Non - Xeriscape.
Common Landscape Plants. Shrubs, Flowers, & Trees.
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Canary Island Pine Tree, Pinus canariensis.

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Canary Island Pine Tree, Pinus canariensis. Also called: Pino canario, pino de Canarias. Non - Xeriscape. Common Landscape Plants. Shrubs, Flowers, & Trees. For The Arizona Desert Environment. Pictures, Photos, Images, Descriptions, & Reviews.
Canary Island Pine Tree, Pinus canariensis.
Canary Island Pine NeedlesCanary Island Pine Needle
Canary Island Pine Tree
Long Needles, Weeping Form
Canary Island Pine Tree
Needle - Cluster Of Three
Canary Island Pine Young BarkCanary Island Pine Old Bark
Canary Island Pine Tree
Young Bark
Canary Island Pine Tree
Old Bark
Canary Island Pine FlowerCanary Island Pine Cone
Canary Island Pine Tree
Flower
Canary Island Pine Tree
Cone

Canary Island Pine Tree.
Pinus canariensis, Pine Family: ( Pinaceae ), Canary Island Pine Tree. Also called: Pino canario, pino de Canarias.

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An evergreen, conifer tree. Fast growth rate, 50 - 80' in height, 30' spread. pyramidal in shape. Bluish-green needles in threes, 9 - 12" long.

While, not a native it is one of the oldest landscaping pines grown in the Phoenix, Yuma, and Tucson areas.

In the Canary Islands Archipelago it is a pine tree which sometimes reaches great dimensions; there are some plants up to 192 feet tall with trunks over seven feet in diameter. It has needle-shaped leaves, sometimes light green, up to 12 inches long, arranged in clusters of three. The upright trunk has grey bark, with grey-reddish plates. The "Canary Islands' pine-tree" is an endemic plant of the archipelago, but it is wild only in Tenerife, La Palma, Gran Canaria and Hierro.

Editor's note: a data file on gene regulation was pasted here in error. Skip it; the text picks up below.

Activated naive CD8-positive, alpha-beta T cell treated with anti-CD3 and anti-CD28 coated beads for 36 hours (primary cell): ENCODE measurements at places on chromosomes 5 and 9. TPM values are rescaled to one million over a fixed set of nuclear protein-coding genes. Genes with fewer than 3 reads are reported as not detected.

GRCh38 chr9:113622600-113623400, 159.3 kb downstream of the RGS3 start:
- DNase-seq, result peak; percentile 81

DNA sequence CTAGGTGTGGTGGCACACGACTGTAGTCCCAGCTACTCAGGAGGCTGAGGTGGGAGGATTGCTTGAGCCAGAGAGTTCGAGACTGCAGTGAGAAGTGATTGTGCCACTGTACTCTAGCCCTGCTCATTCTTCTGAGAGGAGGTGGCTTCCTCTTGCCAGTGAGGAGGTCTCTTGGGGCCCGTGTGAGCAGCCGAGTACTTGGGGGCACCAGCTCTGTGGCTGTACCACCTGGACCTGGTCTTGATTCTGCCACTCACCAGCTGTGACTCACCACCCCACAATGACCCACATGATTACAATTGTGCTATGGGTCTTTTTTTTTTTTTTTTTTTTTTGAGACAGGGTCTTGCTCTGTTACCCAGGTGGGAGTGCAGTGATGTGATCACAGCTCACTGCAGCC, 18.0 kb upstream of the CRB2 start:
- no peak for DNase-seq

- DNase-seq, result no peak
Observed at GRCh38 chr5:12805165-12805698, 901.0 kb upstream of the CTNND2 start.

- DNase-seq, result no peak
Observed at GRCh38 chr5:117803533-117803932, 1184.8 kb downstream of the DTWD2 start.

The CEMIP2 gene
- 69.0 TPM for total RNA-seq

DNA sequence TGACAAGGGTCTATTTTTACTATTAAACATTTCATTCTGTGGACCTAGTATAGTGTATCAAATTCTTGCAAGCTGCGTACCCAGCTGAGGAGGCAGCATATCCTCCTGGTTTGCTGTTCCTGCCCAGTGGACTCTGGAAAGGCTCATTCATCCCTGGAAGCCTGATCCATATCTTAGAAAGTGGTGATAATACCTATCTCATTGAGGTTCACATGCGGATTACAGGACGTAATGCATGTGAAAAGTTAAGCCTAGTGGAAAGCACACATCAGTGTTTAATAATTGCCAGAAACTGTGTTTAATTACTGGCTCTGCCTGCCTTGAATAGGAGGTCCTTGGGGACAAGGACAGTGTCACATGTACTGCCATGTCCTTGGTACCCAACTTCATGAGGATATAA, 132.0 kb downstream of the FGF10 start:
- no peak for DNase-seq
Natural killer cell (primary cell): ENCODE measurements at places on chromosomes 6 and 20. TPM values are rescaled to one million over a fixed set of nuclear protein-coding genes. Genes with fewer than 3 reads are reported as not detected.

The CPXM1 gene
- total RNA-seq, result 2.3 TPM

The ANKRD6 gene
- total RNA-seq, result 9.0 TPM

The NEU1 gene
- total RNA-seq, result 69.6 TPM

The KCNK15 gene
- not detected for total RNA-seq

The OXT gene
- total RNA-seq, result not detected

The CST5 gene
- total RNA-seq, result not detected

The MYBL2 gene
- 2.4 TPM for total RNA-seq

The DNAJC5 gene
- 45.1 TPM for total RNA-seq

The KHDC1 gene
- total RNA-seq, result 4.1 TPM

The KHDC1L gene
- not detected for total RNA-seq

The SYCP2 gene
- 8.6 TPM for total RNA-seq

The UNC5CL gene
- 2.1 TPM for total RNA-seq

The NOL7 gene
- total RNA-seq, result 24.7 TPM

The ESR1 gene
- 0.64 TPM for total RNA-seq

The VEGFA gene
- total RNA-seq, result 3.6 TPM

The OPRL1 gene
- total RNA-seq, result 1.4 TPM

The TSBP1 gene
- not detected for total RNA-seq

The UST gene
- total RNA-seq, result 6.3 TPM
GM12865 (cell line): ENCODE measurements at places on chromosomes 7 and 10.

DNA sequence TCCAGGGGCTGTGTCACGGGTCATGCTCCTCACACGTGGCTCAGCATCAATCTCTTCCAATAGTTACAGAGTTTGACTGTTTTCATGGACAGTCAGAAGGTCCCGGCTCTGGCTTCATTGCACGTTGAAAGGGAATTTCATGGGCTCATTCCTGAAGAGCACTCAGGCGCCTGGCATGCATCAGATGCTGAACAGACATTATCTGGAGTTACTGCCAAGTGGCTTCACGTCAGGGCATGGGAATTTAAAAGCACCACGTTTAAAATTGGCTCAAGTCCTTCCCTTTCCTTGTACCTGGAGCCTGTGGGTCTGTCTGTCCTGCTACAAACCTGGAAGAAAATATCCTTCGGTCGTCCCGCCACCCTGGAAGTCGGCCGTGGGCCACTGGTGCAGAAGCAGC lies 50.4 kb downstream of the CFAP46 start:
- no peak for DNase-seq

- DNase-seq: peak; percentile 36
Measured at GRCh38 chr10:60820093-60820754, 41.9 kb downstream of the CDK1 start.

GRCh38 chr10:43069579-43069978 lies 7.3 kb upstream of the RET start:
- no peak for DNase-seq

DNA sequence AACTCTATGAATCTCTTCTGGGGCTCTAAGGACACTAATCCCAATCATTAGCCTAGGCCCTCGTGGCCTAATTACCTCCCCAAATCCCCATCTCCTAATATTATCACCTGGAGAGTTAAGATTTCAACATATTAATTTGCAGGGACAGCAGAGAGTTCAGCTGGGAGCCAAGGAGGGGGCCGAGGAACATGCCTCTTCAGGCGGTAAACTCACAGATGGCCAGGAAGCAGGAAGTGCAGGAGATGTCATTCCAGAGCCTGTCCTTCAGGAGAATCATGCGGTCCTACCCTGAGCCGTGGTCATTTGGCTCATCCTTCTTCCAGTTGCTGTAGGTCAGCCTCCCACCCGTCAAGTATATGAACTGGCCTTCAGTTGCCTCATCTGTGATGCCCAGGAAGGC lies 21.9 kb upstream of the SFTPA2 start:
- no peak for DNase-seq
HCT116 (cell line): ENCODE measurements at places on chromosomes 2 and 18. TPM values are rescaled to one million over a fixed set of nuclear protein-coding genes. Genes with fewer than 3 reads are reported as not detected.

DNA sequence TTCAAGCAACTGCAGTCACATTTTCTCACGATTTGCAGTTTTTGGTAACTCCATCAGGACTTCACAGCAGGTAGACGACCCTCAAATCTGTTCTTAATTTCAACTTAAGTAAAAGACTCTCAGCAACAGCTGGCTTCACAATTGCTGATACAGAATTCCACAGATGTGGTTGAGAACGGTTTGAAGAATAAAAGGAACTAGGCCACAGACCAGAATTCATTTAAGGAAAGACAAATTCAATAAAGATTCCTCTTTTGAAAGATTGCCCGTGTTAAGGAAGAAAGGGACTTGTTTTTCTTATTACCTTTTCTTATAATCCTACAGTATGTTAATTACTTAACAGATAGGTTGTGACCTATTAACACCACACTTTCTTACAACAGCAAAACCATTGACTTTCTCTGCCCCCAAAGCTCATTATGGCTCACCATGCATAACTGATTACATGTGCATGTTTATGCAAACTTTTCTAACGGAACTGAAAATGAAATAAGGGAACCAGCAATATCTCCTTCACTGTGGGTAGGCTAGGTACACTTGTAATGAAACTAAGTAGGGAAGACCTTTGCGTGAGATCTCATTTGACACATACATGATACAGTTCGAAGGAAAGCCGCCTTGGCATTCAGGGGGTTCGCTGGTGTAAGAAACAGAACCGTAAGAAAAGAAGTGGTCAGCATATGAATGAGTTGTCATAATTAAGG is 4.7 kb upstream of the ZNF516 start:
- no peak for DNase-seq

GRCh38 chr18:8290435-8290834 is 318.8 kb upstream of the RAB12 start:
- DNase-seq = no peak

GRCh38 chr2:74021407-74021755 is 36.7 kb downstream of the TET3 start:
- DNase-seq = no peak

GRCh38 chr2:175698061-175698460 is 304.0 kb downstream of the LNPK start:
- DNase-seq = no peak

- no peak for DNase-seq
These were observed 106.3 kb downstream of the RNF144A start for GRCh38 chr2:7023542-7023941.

This species of pine is the largest pine native to the Old World. A tree 196 feet tall and 104 inches girth has been measured near the road just north of Vilaflor, SW Tenerife, at about 4,921 feet altitude.

Resistant to oak root fungus.


Quick Notes:

Height: Up to 50 - 80 feet with spread of 30 feet at maturity.

Flowers: Dioecious; on dense, hanging many-branched 1 foot long clusters, creamy yellow - white, opening from a husk-like structure, appearing periodically throughout the year.

Flowering Time: Mid March - May.

Buds: Monoecious, tiny beige male flower appears on branch tips.

Cones: Cones with true cone shape, glossy brown in color, 4 -9 inches long.

Trunks: Up to 4 feet diameter, brown to gray. Some in the world have reached 7 feet in diameter!

Bark: Red, dark brown, thick flat-furrowed.

Leaves: Fine needles, to 12 inch long, weeping form, in bundles of 3, bluish when young. Longer needles than Pinus halepensis or P. elderica.

Found: Native to the Canary Islands. Specifically n the western Canary Islands of Gran Canaria, Tenerife, La Palma, Hierro and Gomera (W of N Africa). Found throughout Arizona at lower elevations.

Hardiness:
USDA Zone 9a: to -6.6 C (20 F)
USDA Zone 9b: to -3.8 C (25 F)
USDA Zone 10a: to -1.1 C (30 F)
USDA Zone 10b: to 1.7 C (35 F)
USDA Zone 11: above 4.5 C (40 F)

Soil pH requirements:
6.1 to 6.5 (mildly acidic)
6.6 to 7.5 (neutral)
7.6 to 7.8 (mildly alkaline)
7.9 to 8.5 (alkaline)

Sun Exposure:
Full Sun

Elevation: In Arizona usually at 200 to 1,500 feet. A desert pine tree. However the worlds tallest was found at 4,921 feet altitude.

Habitat: Lower elevations where water is available. It grows well in sand, sandy loam, clay and other heavy soils. It needs good drainage and aeration. It is remarkably tolerant of alkali. In its native habitat it is found at the base of "barrancos" where, even during the dry season, a small amount of water is always present in the soil.

Miscellaneous: Very popular pine tree in Phoenix. Photos Taken in Phoenix, Arizona. January 21, 2006.

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